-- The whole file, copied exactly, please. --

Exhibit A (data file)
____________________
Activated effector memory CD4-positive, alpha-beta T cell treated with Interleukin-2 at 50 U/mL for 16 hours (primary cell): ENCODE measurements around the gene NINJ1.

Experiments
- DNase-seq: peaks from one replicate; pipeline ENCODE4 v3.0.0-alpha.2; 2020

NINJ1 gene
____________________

Activated effector memory CD4-positive, alpha-beta T cell treated with Interleukin-2 at 50 U/mL for 16 hours (primary cell): ENCODE measurements around the gene NINJ1.

Experiments
- DNase-seq: peaks from one replicate; pipeline ENCODE4 v3.0.0-alpha.2; 2020

NINJ1 gene